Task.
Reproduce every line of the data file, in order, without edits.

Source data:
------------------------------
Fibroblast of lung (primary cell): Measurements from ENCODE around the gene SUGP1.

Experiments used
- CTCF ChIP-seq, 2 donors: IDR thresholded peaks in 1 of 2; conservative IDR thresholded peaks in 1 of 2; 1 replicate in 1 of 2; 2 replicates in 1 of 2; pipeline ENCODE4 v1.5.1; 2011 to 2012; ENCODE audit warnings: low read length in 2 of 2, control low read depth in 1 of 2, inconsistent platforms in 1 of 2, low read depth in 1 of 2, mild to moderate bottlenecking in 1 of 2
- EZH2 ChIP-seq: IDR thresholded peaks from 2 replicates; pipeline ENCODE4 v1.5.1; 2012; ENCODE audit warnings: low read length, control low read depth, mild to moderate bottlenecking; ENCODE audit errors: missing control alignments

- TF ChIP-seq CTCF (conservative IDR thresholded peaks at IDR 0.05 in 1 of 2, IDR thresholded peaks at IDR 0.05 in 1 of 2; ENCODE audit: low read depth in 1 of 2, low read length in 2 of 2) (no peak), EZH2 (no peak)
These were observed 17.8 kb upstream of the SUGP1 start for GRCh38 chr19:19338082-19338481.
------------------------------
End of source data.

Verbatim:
Fibroblast of lung (primary cell): Measurements from ENCODE around the gene SUGP1.

Experiments used
- CTCF ChIP-seq, 2 donors: IDR thresholded peaks in 1 of 2; conservative IDR thresholded peaks in 1 of 2; 1 replicate in 1 of 2; 2 replicates in 1 of 2; pipeline ENCODE4 v1.5.1; 2011 to 2012; ENCODE audit warnings: low read length in 2 of 2, control low read depth in 1 of 2, inconsistent platforms in 1 of 2, low read depth in 1 of 2, mild to moderate bottlenecking in 1 of 2
- EZH2 ChIP-seq: IDR thresholded peaks from 2 replicates; pipeline ENCODE4 v1.5.1; 2012; ENCODE audit warnings: low read length, control low read depth, mild to moderate bottlenecking; ENCODE audit errors: missing control alignments

- TF ChIP-seq CTCF (conservative IDR thresholded peaks at IDR 0.05 in 1 of 2, IDR thresholded peaks at IDR 0.05 in 1 of 2; ENCODE audit: low read depth in 1 of 2, low read length in 2 of 2) (no peak), EZH2 (no peak)
These were observed 17.8 kb upstream of the SUGP1 start for GRCh38 chr19:19338082-19338481.